• Population of 35,000
    • 1 government doctor, 3 nurses, 1 midwife
    • 1 health center Villages up to 90 Km on laterite roads from closest health facility
  • 7. The Kendeya Health Partnership: Reinforcing the work of communities and the government health service
    • Activities:
      • Primary health care
      • Nutrition
      • Evacuation for emergency obstetric care
      • Health communication and promoting women’s education
      • Malaria (RTDs/ACTs/ITNs)
      • Outreach: screening through a mobile clinic
    Community birth attendants during a training session
      • Family planning: increasing access to contraceptives
      • HIV: increasing voluntary testing
      • Maternal mortality reduction: training of community birth attendants
  • 8. Current Interventions: Adverse effects monitoring of anti-malarials
    • New drugs introduced in 2006 in response to chloroquine resistance:
      • Artemisinin-based combination therapy (ACT)
      • Intermittent preventive treatment of malaria (IPT): Sulfadoxine-Pyrimethamine (SP).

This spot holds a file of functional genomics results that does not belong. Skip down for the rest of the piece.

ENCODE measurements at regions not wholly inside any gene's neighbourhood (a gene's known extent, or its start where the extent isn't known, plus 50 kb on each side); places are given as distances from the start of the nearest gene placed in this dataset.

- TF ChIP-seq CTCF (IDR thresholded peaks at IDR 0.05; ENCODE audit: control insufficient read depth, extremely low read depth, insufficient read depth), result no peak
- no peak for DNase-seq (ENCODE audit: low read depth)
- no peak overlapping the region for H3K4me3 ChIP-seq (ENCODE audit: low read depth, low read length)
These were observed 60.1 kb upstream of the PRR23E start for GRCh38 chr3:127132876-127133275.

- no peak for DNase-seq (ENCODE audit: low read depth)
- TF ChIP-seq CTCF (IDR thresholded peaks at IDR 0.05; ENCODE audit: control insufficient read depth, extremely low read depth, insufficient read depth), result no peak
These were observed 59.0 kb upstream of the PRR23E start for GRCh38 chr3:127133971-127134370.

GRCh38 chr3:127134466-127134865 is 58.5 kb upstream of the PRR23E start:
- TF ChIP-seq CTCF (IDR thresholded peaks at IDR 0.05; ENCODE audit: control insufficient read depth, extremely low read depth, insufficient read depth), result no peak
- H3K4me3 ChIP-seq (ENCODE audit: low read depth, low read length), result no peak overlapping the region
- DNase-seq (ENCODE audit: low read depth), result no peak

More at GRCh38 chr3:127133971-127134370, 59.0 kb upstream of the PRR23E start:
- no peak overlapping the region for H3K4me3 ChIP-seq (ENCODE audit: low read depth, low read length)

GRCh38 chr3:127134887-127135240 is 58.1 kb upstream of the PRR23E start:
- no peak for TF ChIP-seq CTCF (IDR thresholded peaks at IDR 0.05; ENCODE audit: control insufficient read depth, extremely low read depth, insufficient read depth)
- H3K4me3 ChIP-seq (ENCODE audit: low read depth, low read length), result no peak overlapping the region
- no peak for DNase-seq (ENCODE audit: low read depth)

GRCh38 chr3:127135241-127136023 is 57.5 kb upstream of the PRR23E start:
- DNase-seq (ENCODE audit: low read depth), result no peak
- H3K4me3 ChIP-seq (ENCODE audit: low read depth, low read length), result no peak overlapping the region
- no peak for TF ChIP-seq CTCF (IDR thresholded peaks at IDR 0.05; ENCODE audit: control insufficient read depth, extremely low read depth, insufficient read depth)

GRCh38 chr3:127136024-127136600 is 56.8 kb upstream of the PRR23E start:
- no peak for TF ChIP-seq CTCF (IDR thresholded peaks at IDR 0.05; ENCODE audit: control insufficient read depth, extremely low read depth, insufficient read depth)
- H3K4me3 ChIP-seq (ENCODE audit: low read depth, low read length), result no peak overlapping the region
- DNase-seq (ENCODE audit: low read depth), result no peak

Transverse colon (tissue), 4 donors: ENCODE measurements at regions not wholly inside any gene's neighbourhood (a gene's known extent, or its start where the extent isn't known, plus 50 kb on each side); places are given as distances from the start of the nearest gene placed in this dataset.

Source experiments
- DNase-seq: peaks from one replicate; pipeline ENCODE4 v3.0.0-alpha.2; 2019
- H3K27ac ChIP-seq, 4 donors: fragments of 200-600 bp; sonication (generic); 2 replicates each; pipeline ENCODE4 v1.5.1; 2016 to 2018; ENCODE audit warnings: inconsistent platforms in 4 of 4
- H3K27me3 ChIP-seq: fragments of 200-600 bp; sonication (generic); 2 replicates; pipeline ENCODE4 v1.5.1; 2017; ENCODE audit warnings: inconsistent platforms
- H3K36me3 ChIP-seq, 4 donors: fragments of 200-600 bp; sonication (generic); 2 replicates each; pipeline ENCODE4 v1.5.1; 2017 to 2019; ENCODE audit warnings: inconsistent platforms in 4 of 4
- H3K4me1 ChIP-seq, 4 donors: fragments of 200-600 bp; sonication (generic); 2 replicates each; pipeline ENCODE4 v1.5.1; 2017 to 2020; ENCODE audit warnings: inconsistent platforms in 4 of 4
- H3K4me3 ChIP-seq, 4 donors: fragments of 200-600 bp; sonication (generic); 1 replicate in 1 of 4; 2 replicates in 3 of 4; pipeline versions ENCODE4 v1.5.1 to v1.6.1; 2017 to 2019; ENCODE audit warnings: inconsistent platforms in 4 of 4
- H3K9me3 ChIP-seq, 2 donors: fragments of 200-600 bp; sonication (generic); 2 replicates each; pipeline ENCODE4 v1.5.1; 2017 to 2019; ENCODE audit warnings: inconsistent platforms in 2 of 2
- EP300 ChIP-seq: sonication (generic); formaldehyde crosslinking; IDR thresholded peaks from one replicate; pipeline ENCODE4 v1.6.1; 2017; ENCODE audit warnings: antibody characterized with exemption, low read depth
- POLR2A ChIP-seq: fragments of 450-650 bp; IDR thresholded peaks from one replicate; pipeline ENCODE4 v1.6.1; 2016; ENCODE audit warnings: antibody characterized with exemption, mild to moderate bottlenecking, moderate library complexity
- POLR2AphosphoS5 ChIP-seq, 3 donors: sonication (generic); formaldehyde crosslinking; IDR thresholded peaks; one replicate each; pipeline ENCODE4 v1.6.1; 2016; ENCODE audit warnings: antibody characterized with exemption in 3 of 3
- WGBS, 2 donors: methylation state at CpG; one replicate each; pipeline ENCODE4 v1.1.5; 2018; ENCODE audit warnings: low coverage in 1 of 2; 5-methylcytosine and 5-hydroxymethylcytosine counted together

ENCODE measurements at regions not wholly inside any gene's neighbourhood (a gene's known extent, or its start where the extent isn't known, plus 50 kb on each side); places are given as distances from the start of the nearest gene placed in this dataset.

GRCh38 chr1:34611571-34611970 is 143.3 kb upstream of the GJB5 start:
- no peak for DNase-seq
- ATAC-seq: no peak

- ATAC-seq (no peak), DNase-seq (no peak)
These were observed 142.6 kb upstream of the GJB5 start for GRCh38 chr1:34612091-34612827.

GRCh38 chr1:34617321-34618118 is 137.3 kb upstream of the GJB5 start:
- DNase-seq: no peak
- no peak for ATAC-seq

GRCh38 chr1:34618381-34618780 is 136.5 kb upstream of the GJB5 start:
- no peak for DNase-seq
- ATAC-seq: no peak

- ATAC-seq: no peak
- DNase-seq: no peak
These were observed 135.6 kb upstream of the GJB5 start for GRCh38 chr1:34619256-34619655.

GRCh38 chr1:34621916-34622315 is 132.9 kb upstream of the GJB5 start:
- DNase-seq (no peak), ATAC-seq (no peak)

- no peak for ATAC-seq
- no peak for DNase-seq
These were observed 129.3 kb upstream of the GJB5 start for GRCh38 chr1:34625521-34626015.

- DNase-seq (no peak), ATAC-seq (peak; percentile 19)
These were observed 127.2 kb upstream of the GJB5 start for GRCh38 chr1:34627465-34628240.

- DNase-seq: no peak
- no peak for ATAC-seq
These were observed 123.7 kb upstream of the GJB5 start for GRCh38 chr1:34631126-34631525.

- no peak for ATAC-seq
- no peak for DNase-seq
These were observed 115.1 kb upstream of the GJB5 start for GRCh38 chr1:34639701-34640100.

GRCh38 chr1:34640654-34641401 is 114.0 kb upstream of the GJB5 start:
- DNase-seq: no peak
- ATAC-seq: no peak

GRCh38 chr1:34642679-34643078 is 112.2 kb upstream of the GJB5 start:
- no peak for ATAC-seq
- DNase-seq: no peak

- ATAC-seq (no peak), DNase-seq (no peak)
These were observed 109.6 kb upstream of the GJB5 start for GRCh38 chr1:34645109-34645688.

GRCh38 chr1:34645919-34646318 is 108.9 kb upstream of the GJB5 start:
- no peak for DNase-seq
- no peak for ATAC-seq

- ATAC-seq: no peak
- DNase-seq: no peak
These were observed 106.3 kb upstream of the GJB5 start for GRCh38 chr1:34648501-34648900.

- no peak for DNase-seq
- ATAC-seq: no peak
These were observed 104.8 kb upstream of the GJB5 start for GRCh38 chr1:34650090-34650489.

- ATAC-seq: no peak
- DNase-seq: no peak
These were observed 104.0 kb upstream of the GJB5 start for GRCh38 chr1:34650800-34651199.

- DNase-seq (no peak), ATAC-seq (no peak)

• Priorities:
    • Monitor safety of ACTs and SP
    • Health staff and CHWs were trained to recognize and report adverse effects from the drugs.
    • 24 total cases of adverse effects were identified and treated in 2008.
    A falciparum rapid diagnostic test being administered at the Saraya District Health Center
  • 9. Working toward reduction of maternal mortality
    • Maternal mortality in Saraya:
    • Maternal mortality: 826/100,000
    • Births attended by trained health practitioner: <13%
    • Total Fertility Rate: 6.2
    • Our Work
    • Mobile clinic: Perinatal care.
    • IPT of pregnant women with SP
    • Training birth attendants in safer birth practices and triage.
    • Promoting secondary education of girls through scholarships.
    Community birth attendants at a training in Saraya
  • 10. Student Practicum Program
    • Students of medicine, public health, and sustainable development have the opportunity to do a practicum program
    • Participate in long-term relationships and research to inform future interventions and priorities for the health district
    NMSA Scholars at KCHP in Summer 2007
  • 11. How can we do better?
    • Suggestions?
    • We are looking for partners, particularly in improving emergency obstetric services:
      • Ultrasound equipment; obstetric equipment; training; visiting OB/GYNs…
      • Contact information:
      • Demetri Blanas: [email_address]
      • Dr Youssoupha Ndiaye: [email_address]
  • 12. Thank You Saraya Community Birth Attendants During a District Training